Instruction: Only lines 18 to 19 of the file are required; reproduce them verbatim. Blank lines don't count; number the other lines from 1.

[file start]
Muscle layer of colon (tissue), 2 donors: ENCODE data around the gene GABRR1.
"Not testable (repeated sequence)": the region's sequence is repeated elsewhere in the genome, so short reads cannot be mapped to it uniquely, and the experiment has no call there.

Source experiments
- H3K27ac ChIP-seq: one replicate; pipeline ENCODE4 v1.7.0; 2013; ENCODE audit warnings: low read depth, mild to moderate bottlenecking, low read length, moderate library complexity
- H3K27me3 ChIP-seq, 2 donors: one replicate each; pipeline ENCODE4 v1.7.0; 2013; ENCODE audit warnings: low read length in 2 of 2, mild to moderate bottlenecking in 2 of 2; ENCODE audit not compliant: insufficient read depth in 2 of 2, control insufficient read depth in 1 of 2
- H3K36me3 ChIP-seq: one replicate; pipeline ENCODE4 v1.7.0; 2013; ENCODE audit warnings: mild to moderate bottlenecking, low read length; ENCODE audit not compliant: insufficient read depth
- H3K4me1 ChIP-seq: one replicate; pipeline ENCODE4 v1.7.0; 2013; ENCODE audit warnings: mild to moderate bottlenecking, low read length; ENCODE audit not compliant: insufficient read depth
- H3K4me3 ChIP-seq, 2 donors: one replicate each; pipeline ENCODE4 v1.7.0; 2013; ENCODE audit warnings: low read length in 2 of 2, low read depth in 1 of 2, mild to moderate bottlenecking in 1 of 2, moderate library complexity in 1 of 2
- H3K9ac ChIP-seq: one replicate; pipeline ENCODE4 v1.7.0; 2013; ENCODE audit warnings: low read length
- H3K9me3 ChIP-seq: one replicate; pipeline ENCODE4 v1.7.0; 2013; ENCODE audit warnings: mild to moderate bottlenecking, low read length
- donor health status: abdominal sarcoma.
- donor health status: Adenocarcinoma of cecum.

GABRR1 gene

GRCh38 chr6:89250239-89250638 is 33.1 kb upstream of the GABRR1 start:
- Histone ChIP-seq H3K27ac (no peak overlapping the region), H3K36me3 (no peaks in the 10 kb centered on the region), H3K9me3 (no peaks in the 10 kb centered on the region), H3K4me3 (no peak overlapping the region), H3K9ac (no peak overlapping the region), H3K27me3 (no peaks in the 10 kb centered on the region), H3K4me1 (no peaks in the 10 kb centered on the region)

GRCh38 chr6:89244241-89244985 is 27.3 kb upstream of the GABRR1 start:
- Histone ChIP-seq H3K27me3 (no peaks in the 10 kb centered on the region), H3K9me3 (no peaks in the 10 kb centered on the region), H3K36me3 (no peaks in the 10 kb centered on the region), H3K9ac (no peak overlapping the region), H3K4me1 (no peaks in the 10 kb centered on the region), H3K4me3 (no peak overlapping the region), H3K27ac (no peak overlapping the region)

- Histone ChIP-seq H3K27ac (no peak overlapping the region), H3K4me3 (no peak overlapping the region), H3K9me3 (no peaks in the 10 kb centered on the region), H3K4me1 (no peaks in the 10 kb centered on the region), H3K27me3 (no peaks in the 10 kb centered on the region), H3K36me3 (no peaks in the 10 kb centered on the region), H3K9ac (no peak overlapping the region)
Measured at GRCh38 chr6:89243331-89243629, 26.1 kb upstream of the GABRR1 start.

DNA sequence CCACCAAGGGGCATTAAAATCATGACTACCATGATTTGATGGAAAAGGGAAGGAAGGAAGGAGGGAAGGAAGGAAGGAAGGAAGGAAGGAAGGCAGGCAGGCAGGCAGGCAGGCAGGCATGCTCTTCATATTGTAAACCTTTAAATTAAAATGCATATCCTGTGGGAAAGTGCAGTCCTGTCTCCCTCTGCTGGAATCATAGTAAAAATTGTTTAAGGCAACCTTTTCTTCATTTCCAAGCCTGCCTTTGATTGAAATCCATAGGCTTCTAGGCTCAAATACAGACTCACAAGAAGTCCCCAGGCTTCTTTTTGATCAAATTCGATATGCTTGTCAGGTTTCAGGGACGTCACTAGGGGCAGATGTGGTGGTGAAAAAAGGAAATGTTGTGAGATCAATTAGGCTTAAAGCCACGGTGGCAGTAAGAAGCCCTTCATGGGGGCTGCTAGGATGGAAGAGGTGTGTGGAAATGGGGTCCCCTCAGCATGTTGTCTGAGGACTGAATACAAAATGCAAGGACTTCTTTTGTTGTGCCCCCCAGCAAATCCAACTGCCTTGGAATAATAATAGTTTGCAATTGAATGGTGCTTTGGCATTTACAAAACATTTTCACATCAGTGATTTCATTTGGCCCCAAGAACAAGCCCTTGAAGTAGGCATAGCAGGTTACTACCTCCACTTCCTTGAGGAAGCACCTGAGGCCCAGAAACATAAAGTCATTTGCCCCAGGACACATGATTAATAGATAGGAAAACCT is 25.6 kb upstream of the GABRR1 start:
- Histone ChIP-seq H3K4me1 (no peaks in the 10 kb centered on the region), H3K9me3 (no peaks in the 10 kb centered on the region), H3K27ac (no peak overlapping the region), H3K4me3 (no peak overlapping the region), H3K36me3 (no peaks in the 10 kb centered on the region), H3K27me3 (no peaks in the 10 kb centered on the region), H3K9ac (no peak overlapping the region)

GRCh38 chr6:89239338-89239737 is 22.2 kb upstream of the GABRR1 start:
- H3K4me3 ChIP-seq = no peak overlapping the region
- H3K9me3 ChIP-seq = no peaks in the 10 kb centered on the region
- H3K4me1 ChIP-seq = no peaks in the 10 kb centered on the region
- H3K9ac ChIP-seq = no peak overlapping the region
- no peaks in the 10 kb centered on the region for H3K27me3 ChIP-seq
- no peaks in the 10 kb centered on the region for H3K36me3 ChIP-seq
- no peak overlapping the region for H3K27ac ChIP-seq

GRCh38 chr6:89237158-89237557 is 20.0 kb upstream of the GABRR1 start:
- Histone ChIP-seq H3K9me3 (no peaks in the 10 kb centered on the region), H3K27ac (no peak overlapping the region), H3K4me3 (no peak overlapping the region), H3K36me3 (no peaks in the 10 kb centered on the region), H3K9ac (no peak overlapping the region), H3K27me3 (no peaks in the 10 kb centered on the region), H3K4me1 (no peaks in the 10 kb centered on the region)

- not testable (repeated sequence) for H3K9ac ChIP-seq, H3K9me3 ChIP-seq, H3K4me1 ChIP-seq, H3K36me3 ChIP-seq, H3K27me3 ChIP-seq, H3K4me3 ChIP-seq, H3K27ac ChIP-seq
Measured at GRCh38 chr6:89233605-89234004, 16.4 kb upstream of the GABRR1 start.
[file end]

- Histone ChIP-seq H3K27ac (no peak overlapping the region), H3K4me3 (no peak overlapping the region), H3K9me3 (no peaks in the 10 kb centered on the region), H3K4me1 (no peaks in the 10 kb centered on the region), H3K27me3 (no peaks in the 10 kb centered on the region), H3K36me3 (no peaks in the 10 kb centered on the region), H3K9ac (no peak overlapping the region)
Measured at GRCh38 chr6:89243331-89243629, 26.1 kb upstream of the GABRR1 start.